This is our interview with Alexine Mudawar, Field Manager at Yello. You can follow Yello at @Yello.
Sales Assembly: Give us your quick background in sales.
Alexine: My sales career started early in my childhood walking around my neighborhood selling door-to-door. I moved to Chicago with every intention of becoming a buyer, but (naturally) ended up on the selling side of the table. My first professional sales role was with VISANOW (now Envoy) where I was company-wide quarterly high achiever for four consecutive quarters. My current position is with Yello as a field manager, previously an enterprise account executive and leading the SDR team. Outside of work, I am Director of Community Development for Enterprise Sales Forum, Board of Directors for Sales Enablement Society, Adjunct Professor for Victory Lap and a member of The Chicago Leadership Alliance.
Sales Assembly: What's your biggest accomplishment in sales or sales leadership?
Alexine: I was recently named 50 on Fire by Chicago Inno for my work in mentoring and teaching young sales professionals - recognized as one of only two individual winners in the B2B category!
Sales Assembly: What's the best piece of sales advice you ever got?
Alexine: "Stop trying to tell people who you are and show them." My dad told me this during my first inside sales role. I was on a predominantly male team at the time and struggling a bit to find my voice and make a name for myself. Once I stopped looking around and started looking ahead, the numbers spoke for themselves and I rose to top performer on the team within a year.
Sales Assembly: What's the biggest challenge facing a sales rep today, and how would you recommend they overcome it?
Alexine: The biggest challenge I see for salespeople today is differentiation. There is so much noise in every industry now, and information is constantly being hurled at our ideal prospects. Now more than ever, you have to be extremely strategic in order to gain entry into accounts. The positive here is that we have more access to information than ever before, so we can leverage this to reach our contact and build rapport. My first recommendation is always LinkedIn - help someone associate your voice with a face by interacting with articles people are posting, sharing valuable insights and messaging someone directly once you feel like you have built credibility.
Sales Assembly: Do you currently have a mentor when it comes to sales, or have you ever? If so, what did they teach you?
Alexine: I've had several mentors over the years - ranging from peers to C-level executives! One C-level mentor I had many years back coached me on career progression. I showed him a business plan I put together and (selfishly) thought he would be really impressed, but he asked what my master plan was to get the promotion that my cover page mentioned. He said if you want to be promoted you need a timeline, executive sponsorship and to know the exact steps needed to get there. That advice completely reshaped the way I approach working toward new roles now and helped me pave a career path at my current company, Yello.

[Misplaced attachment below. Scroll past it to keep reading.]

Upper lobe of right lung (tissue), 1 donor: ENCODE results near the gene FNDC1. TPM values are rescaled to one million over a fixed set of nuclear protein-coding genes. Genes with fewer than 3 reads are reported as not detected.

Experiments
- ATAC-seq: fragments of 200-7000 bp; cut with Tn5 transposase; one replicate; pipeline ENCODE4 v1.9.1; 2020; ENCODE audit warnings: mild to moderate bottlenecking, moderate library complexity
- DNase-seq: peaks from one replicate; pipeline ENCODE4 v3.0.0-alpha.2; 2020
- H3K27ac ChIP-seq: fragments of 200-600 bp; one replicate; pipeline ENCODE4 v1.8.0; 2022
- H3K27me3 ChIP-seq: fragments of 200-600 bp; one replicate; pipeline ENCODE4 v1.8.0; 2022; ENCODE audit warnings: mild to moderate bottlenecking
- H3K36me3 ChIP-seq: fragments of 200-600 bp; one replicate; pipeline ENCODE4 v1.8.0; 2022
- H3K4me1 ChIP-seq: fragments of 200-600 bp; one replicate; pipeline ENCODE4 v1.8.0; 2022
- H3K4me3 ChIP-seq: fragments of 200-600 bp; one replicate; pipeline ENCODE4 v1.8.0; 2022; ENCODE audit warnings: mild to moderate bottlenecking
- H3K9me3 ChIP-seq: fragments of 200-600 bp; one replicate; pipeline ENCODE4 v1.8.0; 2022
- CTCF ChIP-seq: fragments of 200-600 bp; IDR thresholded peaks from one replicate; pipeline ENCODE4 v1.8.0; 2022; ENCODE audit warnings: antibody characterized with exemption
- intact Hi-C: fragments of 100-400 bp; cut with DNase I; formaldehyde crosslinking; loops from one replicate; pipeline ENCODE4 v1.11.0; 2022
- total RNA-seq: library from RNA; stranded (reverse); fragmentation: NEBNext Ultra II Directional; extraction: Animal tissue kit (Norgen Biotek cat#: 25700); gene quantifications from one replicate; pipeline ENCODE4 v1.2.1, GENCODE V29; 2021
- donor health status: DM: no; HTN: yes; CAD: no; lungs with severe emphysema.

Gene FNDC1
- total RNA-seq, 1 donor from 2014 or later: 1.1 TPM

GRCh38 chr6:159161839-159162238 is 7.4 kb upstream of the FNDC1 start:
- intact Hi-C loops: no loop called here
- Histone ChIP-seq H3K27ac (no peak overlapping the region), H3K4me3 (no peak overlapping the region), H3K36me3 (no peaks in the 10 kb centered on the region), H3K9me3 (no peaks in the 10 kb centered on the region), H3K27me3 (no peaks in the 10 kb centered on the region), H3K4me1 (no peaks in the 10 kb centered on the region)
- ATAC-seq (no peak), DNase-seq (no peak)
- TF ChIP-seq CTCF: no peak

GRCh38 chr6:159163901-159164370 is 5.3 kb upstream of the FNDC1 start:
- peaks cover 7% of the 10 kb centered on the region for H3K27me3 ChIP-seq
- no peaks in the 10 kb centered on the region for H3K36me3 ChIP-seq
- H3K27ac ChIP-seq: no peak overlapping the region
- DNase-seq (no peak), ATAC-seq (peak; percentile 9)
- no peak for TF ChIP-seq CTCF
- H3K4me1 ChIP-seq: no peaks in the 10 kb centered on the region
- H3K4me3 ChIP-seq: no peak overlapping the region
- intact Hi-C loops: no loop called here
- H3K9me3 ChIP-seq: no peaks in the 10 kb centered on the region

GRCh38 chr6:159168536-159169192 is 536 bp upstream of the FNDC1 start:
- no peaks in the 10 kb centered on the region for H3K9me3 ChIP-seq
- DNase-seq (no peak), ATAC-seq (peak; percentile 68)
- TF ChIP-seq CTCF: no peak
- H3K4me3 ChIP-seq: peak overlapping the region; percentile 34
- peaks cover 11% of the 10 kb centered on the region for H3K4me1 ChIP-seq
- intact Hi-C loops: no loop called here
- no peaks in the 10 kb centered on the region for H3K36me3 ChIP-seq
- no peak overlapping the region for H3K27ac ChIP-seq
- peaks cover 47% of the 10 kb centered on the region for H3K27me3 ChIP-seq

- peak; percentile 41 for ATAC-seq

Sales Assembly: What's the best sales book you've ever read? What are you reading now?
Alexine: Girlboss by Sophia Amoruso. This isn't a sales book, but my mom bought it for me years ago and it was life changing. This book taught me that it was okay to be gritty and get after what you believe in - that the way up isn't always sunny and there will be a lot of mishaps (balanced with big wins). Favorite excerpt: "Don’t ever grow up. Don’t become a bore. Don’t let The Man get to you.”
Sales Assembly: Best sales or business related articles, podcasts or newsletters?
Alexine: Best sales-related networking groups in Chicago: Sales Assembly, Enterprise Sales Forum, Startup Grind, Sales Enablement Society.
Sales Assembly: What's the best advice you'd give to someone just starting a career in sales?
Alexine: "Stack the deck." I've used this phrase for years, and it's my personal sales mantra! Essentially, put all the steps in place so that it's impossible for you not to be successful. Starting out in sales is a grind, so you have to approach it with a strategy. Emulate what other successful reps are doing, blow KPIs out of the water and forge ahead to get to where you want to be. Your unique attributes are the extra aces you are adding to the deck.
Sales Assembly: Do you see any interesting future trends as it pertains to sales?
Alexine: The reemergence of a hunter salesperson is the biggest trend I anticipate. Companies are seeing the success of SDR teams and inbound marketing, but watching many sales reps take their foot off the gas on personal outbound efforts. One of the hardest skill sets to find nowadays is someone who can hunt and close. I truly believe that if a job can be automated, it will be. Consequently, if we are operating off of the school of thought that "buyers are 67% of the way through the buying journey" by the time they speak to sales reps, the "closers only" roles may inevitably be weeded out and traded for a well-rounded salesperson.
Sales Assembly: When was the moment you knew you were going to make sales a career?
Alexine: On my very first cold call, I scheduled a demo. It was one of those serendipitous moments where I knew I was exactly where I was meant to be.